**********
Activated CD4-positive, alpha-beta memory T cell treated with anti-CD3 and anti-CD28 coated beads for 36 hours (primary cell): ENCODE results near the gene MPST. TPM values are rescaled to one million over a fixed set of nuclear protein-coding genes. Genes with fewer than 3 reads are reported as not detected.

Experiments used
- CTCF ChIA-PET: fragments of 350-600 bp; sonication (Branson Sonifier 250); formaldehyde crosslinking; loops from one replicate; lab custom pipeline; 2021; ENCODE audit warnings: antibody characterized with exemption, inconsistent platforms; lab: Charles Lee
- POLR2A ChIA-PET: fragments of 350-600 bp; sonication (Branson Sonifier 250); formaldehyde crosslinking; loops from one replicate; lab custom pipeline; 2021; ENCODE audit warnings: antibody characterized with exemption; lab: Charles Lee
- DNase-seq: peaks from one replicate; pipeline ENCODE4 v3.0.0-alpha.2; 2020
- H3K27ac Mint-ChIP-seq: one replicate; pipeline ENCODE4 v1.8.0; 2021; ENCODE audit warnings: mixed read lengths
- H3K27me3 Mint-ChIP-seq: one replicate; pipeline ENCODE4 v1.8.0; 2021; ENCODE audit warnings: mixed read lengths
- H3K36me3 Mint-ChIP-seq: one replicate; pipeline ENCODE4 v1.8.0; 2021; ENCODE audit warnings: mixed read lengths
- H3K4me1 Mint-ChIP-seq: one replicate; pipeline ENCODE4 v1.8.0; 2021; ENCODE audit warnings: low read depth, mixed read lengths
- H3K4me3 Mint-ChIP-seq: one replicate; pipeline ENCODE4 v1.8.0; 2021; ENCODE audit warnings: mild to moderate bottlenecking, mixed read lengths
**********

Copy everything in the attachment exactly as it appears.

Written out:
Activated CD4-positive, alpha-beta memory T cell treated with anti-CD3 and anti-CD28 coated beads for 36 hours (primary cell): ENCODE results near the gene MPST. TPM values are rescaled to one million over a fixed set of nuclear protein-coding genes. Genes with fewer than 3 reads are reported as not detected.

Experiments used
- CTCF ChIA-PET: fragments of 350-600 bp; sonication (Branson Sonifier 250); formaldehyde crosslinking; loops from one replicate; lab custom pipeline; 2021; ENCODE audit warnings: antibody characterized with exemption, inconsistent platforms; lab: Charles Lee
- POLR2A ChIA-PET: fragments of 350-600 bp; sonication (Branson Sonifier 250); formaldehyde crosslinking; loops from one replicate; lab custom pipeline; 2021; ENCODE audit warnings: antibody characterized with exemption; lab: Charles Lee
- DNase-seq: peaks from one replicate; pipeline ENCODE4 v3.0.0-alpha.2; 2020
- H3K27ac Mint-ChIP-seq: one replicate; pipeline ENCODE4 v1.8.0; 2021; ENCODE audit warnings: mixed read lengths
- H3K27me3 Mint-ChIP-seq: one replicate; pipeline ENCODE4 v1.8.0; 2021; ENCODE audit warnings: mixed read lengths
- H3K36me3 Mint-ChIP-seq: one replicate; pipeline ENCODE4 v1.8.0; 2021; ENCODE audit warnings: mixed read lengths
- H3K4me1 Mint-ChIP-seq: one replicate; pipeline ENCODE4 v1.8.0; 2021; ENCODE audit warnings: low read depth, mixed read lengths
- H3K4me3 Mint-ChIP-seq: one replicate; pipeline ENCODE4 v1.8.0; 2021; ENCODE audit warnings: mild to moderate bottlenecking, mixed read lengths